Charlie Sadler's collegiate resume is impressive with a national championship and several conference titles notched in his belt. The fifth-year Red Raider assistant, who also has a Division I head coaching background, has taken his knowledge and experience by the reins and been a valuable teacher in a Texas Tech defense that continually improves each season.
Since joining the defensive staff in 2003, the unit has produced 97 turnovers, 16 of which were forced fumbles by his defensive ends. The rush defense posted its best season a year ago, allowing the fewest yards per game since the 1999 season and the overall defense has improved from a one-time national ranking of 117 in 2003 to consistently finishing among the top half of the Big 12 Conference the last two seasons.
Among Sadler's pupils, Keyunta Dawson completed his eligibility last season as one of the most prolific defensive ends in school history. Dawson began his career under Sadler's tutelage and prospered during a decorated four years. The All-Big 12 Conference performer led the Red Raiders with a personal-best nine and a half tackles for loss last season and finished his career ranked fourth with 19.5 sacks. He also recorded five forced fumbles during his career, tying former Tech All-American Aaron Hunt in second place at the position.
Last season saw the emergence of another in the long line of Tech greats at defensive end. Jake Ratliff, in his sophomore season and first as a starter, was dominant at the end position after moving from defensive tackle the previous year. Ratliff made 50 stops, including seven tackles for loss and three and a half sacks. His 6-foot-8 frame was the difference in the win at UTEP. Ratliff batted two passes, including one in the overtime that led to the game-ending interception. He also forced a team-high three fumbles.
Other players that have benefited from Sadler's leadership including Adell Duckett, who set the single-season sacks record with 14 in Sadler's first season.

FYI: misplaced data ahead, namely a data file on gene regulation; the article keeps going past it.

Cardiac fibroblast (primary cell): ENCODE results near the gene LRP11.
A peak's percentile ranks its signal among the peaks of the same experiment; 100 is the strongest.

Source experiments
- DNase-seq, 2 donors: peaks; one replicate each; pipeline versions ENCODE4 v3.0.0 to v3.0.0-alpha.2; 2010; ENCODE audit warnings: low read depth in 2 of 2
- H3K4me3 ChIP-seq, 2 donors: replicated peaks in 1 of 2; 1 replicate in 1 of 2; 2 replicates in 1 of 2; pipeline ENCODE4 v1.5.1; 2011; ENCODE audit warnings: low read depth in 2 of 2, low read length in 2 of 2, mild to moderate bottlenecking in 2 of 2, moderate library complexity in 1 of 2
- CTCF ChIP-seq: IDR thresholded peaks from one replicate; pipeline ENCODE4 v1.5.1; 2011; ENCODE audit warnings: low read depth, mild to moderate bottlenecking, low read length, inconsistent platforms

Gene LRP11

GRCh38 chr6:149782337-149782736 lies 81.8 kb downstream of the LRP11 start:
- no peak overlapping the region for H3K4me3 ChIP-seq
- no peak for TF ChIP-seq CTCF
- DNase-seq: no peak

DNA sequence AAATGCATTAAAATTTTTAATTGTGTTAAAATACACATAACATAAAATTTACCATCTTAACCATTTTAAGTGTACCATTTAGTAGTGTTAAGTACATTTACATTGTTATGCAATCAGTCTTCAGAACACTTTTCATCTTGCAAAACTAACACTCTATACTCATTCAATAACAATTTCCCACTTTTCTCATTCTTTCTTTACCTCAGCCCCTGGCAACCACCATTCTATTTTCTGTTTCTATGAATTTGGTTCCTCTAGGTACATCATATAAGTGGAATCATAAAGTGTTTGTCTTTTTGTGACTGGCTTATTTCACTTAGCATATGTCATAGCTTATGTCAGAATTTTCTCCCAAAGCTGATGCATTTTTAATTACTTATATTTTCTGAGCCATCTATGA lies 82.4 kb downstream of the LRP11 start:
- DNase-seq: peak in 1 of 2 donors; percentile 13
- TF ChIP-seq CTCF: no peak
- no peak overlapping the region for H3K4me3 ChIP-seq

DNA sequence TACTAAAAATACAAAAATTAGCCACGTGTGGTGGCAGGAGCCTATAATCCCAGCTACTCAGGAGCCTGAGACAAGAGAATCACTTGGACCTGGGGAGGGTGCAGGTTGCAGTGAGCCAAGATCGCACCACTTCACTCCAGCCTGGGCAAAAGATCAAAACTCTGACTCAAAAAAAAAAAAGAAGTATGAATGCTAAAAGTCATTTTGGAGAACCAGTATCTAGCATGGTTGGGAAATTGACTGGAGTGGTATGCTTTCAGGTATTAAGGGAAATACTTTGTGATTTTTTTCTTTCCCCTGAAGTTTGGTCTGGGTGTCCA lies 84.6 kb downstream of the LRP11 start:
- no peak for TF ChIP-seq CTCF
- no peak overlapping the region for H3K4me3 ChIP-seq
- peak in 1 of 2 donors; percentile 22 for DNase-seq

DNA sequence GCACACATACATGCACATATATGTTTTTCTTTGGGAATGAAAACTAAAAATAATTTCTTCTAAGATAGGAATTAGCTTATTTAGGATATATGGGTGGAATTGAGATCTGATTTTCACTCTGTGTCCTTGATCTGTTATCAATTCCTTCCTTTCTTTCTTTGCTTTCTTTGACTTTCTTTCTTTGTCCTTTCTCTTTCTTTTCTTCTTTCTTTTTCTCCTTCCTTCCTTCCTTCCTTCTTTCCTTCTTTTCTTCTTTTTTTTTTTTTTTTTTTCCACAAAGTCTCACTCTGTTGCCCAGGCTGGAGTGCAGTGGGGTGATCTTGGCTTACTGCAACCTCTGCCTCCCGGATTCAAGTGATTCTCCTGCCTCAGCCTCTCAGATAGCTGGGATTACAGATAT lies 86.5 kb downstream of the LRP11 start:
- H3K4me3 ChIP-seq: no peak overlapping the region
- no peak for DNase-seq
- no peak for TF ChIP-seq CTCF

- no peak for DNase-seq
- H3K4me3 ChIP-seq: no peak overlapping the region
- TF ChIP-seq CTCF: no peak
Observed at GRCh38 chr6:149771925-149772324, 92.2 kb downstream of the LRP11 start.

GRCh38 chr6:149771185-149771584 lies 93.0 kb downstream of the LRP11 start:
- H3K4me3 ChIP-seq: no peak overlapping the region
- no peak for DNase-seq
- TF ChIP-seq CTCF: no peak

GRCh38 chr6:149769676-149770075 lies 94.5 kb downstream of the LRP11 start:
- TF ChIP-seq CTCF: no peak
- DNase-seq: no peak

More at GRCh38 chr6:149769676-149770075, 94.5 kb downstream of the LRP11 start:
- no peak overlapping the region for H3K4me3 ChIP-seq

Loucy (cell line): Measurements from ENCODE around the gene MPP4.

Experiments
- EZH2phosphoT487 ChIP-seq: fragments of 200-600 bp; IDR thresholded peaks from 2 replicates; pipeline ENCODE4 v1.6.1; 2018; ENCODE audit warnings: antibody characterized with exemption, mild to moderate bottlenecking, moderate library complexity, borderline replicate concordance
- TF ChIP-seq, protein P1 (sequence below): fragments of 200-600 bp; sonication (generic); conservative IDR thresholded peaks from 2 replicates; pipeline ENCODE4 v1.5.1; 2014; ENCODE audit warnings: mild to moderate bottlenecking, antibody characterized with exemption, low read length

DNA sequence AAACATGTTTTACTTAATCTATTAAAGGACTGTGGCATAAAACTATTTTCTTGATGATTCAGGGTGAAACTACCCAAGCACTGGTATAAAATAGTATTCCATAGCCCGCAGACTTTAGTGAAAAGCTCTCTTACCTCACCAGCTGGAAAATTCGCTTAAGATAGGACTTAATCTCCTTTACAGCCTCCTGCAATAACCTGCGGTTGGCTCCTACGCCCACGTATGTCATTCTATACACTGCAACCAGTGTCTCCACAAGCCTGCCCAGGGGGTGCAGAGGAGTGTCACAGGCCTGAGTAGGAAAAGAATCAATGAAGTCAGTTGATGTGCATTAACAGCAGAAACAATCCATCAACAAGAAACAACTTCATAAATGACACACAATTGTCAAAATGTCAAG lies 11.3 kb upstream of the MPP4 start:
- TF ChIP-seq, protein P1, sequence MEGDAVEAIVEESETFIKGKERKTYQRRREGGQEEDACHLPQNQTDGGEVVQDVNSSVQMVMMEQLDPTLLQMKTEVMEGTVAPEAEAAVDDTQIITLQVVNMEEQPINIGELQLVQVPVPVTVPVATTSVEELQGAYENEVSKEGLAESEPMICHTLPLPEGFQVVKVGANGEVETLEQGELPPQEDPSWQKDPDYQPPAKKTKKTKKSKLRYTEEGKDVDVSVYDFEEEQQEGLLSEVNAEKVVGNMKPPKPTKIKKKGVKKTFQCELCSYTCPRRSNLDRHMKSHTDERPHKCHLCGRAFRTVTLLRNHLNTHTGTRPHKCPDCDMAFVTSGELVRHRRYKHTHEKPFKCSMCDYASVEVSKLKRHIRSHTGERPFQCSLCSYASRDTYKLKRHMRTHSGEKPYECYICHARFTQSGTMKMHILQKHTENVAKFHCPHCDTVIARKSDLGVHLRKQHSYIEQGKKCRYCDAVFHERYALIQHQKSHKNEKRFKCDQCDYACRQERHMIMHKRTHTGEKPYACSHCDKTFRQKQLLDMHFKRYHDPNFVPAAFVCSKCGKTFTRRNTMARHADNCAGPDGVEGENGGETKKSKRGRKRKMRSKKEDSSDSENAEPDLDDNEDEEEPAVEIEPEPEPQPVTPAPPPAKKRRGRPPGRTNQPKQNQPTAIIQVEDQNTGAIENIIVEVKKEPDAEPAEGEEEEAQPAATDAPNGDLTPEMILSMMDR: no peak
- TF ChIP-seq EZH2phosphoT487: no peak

Former University of Oklahoma head coach Barry Switzer offered Sadler his first collegiate coaching position as an assistant offensive line coach in 1978, following six years in the high school ranks. Sadler moved within the Big Eight Conference the following season to Iowa State, where he was the defensive line coach for Donnie Duncan. Sadler coached in Ames for four season, before spending the 1983 season at Missouri.
Sadler moved back to Norman in 1984 and helped lead the Sooners to the national championship in 1985 and a total of four Orange Bowl appearances. Oklahoma All-American and Lombardi Award winner Tony Casillas played two seasons under Sadler and went on to become the second overall pick in the 1986 NFL Draft by the Atlanta Falcons.
Oklahoma led the nation in total defense from 1985-87 and smothered opposing in 1986, allowing an NCAA-best 60.7 yards per game on the ground. Additionally, the pass defense ranked first from 1985-87, while the scoring defense led the nation in 1986 (6.6) and 1987 (7.5).
Sadler spent his last two seasons at OU as the defensive coordinator under Gary Gibbs, before heading north to take the reins of the Northern Illinois program as head coach. While in Dekalb, he coached the nation's leading rusher, LeShon Johnson, in 1993. Johnson was the NCAA leader in all-purpose and rushing yards that season and was a third-round draft pick of the Green Bay Packers.
Sadler, a native of Carrolton, Texas, joined the Texas Tech coaching staff after three years in the high school ranks at two Austin (Texas) area schools - Akins and Lake Travis high schools. He was the defensive coordinator at AHS and head coach and department chair for health and physical education at LTHS.
Sadler began his coaching career at R.L. Turner High School in Carrolton, where he also prepped, in 1972 and spent four seasons as an assistant coach, before assuming defensive coordinator duties at Lamar Consolidated High School in Beaumont during the 1975-77 seasons.
An all-state linebacker at RLTHS, Sadler helped lead the program to the state semifinals in 1966. He played freshman football at Oklahoma under head coach Chuck Fairbanks in 1967, before lettering for two seasons at Northeastern State University in Tahlequah, Okla.
Sadler earned his bachelor's degree in education from NSU in 1971 and received a master's degree in education from Arkansas in 1972. He and his wife, Carla, reside in Lubbock. He also has a daughter, Dustin Kate.
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